Forget First Class, Business Class Is What You Want, and It’s Available and Even Better Than You Think

My partner in booking frequent flyer awards for clients is Steve Belkin, known online as beaubo. He’s the legendary frequent flyer that became a labor broker and hired disabled rice farmers to travel in and out of the Golden Triangle region of Thailand, and hired New Zealand college students to travel to Europe — flying, earning top tier elite status, and assigning the benefits of that status to their ’employers’. He’s earned countless tens of millions of miles and flown all over the world for business and taken his family around the world as well.

And he’s a strong advocate for business class as the best class of travel, with the best availability. That you want multiple seats for a family, and the most convenient schedule, rather than chasing better champagne and caviar inflight.

Since I often write about my first class redemptions, I asked him to provide a counterpoint. His guest commentary follows, and you may be surprised by some of his experiences with airlines you haven’t heard of before.

I love doors on my seat, being given pajamas, and incrementally better wine. But Steve makes the case that you can get most places in the world in pretty good comfort when you want to do so if you’re just ‘willing’ to be open to airline business class products — that are better than you think.

And Steve’s right. For the vast majority of people, the vast majority of the time, this is how you get where you are going with the best deal and greatest convenience while traveling in relative comfort.

And you even get surprises along the way — that while Singapore and Cathay may be the Platinum standard, there’s a Gold standard. And even silver winners may wind up offering you Ferragamo amenity kits.

What say you?

I have flown over 100 international flights over the past 5 years in Business Class.

Unlike the bloggers who like to brag about their First Class experiences with supposedly high brow carriers like Singapore, Emirates and Cathay Pacific, my typical flights have been primarily with carriers that have far more consistently available award space. Unlike most bloggers who have no kids or unduly restrictive schedules, I am like most of our clients who have a narrow window to travel and want the certainty of a confirmed in advance award seat….not the anxiety of waiting until the last minute (if at all) for an award seat to open up with the so-called top tier airlines. So therefore, I have flown on a far greater variety of airlines than most bloggers.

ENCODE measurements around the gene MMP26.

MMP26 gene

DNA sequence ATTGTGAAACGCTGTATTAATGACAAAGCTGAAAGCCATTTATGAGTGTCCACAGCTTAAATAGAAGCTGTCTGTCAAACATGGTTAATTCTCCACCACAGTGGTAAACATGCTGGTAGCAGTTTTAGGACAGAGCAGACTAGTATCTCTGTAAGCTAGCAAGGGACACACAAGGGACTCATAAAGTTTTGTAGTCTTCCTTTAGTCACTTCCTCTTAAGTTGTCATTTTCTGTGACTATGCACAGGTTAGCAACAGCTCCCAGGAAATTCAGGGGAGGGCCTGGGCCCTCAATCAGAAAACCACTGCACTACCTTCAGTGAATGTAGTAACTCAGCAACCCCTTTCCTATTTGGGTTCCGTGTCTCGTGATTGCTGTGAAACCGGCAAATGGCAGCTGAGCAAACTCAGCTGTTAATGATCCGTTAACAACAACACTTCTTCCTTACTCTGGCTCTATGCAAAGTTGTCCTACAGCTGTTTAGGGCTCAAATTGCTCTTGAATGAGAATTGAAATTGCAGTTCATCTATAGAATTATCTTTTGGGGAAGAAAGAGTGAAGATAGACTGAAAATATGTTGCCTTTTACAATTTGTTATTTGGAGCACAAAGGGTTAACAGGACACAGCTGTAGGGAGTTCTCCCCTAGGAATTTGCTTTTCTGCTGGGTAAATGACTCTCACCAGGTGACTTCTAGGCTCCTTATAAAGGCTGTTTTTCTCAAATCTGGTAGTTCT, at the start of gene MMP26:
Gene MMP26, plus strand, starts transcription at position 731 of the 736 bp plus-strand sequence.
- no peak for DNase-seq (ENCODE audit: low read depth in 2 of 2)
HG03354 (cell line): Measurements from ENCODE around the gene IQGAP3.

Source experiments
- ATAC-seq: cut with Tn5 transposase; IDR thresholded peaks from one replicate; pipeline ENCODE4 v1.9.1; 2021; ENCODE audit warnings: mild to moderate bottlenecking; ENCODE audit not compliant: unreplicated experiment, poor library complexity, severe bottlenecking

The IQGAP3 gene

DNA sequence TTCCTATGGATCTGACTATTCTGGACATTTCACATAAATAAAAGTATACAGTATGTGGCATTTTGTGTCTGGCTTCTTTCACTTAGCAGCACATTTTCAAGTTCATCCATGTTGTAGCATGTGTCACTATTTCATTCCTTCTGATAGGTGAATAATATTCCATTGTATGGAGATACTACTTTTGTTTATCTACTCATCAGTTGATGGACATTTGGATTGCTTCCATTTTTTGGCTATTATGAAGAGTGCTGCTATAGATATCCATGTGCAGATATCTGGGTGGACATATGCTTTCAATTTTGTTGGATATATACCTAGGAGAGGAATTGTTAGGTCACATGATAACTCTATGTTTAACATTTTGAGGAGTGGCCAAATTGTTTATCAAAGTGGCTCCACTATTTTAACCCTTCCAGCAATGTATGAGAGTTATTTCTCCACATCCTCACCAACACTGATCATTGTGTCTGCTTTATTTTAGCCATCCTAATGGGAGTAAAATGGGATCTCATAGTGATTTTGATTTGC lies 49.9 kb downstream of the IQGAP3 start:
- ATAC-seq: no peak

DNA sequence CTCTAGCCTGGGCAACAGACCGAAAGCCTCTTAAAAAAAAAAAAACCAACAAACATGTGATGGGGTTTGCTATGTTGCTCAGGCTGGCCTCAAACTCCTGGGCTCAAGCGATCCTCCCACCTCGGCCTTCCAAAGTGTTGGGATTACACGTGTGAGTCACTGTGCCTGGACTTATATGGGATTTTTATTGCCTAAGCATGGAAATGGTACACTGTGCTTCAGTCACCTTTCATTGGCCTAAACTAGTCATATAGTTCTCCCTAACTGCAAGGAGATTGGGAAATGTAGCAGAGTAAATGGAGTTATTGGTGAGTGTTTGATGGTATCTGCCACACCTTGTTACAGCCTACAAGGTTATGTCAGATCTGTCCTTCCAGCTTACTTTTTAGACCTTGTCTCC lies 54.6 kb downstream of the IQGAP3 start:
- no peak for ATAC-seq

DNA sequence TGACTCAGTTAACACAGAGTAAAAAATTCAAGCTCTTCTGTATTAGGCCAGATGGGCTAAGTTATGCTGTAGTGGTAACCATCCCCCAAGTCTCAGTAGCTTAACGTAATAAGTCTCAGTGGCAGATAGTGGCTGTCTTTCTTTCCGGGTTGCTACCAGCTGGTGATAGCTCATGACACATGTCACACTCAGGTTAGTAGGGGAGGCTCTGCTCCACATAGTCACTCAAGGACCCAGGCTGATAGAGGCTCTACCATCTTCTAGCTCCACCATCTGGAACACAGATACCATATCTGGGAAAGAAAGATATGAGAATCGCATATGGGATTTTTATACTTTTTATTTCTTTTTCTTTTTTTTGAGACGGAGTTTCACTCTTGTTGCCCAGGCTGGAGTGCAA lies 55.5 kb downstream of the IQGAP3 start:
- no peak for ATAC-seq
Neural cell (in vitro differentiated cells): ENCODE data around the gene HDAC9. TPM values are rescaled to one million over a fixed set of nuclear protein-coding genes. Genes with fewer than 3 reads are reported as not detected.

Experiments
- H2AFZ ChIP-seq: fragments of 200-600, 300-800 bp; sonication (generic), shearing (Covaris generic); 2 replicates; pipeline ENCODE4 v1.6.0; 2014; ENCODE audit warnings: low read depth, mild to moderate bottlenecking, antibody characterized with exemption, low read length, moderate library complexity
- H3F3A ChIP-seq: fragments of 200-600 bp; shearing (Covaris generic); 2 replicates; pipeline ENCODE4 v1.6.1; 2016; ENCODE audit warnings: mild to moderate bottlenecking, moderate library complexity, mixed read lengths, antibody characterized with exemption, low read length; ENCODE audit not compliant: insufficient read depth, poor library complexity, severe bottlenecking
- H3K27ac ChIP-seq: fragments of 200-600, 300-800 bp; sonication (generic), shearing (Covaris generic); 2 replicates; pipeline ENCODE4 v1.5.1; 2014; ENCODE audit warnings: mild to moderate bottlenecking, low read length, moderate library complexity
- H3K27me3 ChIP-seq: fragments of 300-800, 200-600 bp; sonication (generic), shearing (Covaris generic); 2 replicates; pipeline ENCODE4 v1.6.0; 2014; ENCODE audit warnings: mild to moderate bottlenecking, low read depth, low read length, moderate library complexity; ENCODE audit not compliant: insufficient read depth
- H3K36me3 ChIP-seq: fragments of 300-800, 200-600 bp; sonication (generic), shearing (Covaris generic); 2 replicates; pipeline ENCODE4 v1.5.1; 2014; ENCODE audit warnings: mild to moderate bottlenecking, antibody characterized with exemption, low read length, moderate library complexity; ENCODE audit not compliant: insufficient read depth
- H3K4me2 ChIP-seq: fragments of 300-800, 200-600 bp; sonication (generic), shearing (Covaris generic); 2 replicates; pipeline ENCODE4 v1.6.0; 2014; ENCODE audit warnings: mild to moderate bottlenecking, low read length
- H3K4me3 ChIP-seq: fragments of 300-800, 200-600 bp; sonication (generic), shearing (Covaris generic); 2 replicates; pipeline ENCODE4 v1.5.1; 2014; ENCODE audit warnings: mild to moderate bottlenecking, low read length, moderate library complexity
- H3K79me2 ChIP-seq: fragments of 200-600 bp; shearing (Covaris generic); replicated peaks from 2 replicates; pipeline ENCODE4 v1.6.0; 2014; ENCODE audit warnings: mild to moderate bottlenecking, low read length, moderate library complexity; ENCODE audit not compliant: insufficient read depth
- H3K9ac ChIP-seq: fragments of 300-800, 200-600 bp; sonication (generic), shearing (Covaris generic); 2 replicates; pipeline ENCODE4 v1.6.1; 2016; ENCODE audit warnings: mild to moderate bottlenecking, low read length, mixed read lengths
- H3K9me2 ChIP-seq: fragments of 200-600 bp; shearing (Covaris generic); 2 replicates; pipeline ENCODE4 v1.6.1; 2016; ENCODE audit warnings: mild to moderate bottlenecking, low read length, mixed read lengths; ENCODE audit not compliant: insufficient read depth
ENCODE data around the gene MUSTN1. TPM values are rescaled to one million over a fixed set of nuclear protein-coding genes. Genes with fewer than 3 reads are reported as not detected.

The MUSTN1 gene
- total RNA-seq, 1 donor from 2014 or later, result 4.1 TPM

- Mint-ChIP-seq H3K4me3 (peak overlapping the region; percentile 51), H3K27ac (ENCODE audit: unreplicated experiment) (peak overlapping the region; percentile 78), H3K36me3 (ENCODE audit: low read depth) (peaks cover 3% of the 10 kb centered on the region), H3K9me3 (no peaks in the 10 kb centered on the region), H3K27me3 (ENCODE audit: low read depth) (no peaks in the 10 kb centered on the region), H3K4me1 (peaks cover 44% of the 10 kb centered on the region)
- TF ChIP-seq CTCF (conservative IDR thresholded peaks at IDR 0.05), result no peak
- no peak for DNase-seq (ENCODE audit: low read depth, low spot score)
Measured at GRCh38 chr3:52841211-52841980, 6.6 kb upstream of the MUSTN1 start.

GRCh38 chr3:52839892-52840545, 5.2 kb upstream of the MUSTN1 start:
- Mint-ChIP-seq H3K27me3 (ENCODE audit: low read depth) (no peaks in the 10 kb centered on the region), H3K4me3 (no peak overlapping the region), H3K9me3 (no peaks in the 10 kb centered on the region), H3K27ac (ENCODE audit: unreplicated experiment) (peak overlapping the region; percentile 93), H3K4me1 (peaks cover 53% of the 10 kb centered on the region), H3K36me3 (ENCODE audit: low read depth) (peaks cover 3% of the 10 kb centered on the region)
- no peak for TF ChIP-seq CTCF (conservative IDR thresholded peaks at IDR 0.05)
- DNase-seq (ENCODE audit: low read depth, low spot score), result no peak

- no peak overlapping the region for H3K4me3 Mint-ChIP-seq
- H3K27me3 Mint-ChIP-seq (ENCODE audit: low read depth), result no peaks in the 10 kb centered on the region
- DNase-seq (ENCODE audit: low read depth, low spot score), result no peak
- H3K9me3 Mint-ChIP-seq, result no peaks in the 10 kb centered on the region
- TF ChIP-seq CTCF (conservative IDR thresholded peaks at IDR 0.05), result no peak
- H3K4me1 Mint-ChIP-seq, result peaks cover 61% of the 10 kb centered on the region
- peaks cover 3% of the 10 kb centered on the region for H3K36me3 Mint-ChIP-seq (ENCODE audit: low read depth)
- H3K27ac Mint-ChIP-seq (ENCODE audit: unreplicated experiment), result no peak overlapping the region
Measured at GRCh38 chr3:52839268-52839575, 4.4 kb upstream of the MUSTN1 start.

To ensure that my recommendations to award booking clients are valid and objective, I have applied a personal vetting system on each flight I have taken.

  1. I get up in the middle of the flight and walk down the Business Class aisles and observe who is sleeping.

  2. For those folks who are still awake, I ask them if they are unable to sleep due to comfort issues or if they simply prefer to be awake (movie, book, work, etc.).

  3. For those who I observed sleeping, I approach them toward the end of the flight and ask how they slept and assessment of seat comfort.

  4. I ask every fellow Business class passenger how they enjoyed the food, IFE and flight attendant service.

  5. And finally, I ask a key question- have you flown Business Class before and if so, with which carriers.

My conclusions from the passengers surveyed on these purported ‘second tier’ airline should be compelling for the rest of us….giving us the peace of mind and reassurance that a satisfying Business Class experience is available on a far broader cross section of airlines than reported by bloggers and third party review sites.

By the way, my firsthand results are buttressed by the hundreds of BookYourAward clients who have flown these airlines below without nary a negative feedback in three years. And I practice what I preach…I fly friends and family on the carriers that I find most award space:

  • Air France, Lufthansa, Austrian, Air Berlin, LOT Polish, Iberia to Europe
  • China Southern, China Eastern, Asiana, EVA Airways to Asia
  • Ethiopian, Kenya Airway, Egyptair to Africa
  • Royal Jordanian, Turkish to Israel, Mideast, India
  • Air China, Malaysia, Asiana to Asia Pacific


Survey of 4 flights Ethiopian, 4 flight China Eastern, 4 flights EgyptAir, 4 flights Kenya Airways, 10 Lufthansa, 12 KLM, 16 Air France, 4 Air Berlin, 4 Iberia

    Over 90% of passengers surveyed gave ‘angle flat’ seats an excellent assessment. The 5% who only gave it a good assessment had flown on other ‘top-tier’ carriers, so they weren’t dissatisfied with angle flat seats, they were simply RELATIVELY more satisfied with the ‘top-tier’ seats. 5% flat out claimed they did not like the angle flat seats.

Hardly a stinging rejection of angle flat seats. That said, most carriers are in the midst of upgrading to all lie flat fleets like Lufthansa, KLM, Air France.


Survey of 4 Ethiopian, 4 EgyptAir, 4 Royal Jordanian and 6 Kenya Air

    The stereotypical reputation of being an African/Arab carrier, so must be substandard is refuted. Ethiopian flies 787 on IAD-ADD and 767 on ADD-JNB routes. EgyptAir flies new 777 JFK-CAI and A330 CAI-JNB. Royal Jordanian North american routes are serviced by A330 and A340 aircraft less the 5 years old. Kenya Airways rolled out new 787 Europe-Nairobi and 767 onward to JNB.

All the airlines noted were given excellent service/food/inflight entertainment and seat configuration by over 90% of customers surveyed.


Survey of 4 Royal Jordanian flights

Most concern that airline is okay product but not safe due to Arab-Israeli tensions.

    On every flight and in the lounge in AMM, I have either worn a Jewish skullcap and/or donned the head and arm wrappings called tefillin, without even a second glance from anyone. There is a critical mass of Jewish people that transit AMM. The airport security is ample. And as the Jordanian Air Force headquarters is across the runway, there is no safer place I can imagine in Jordan!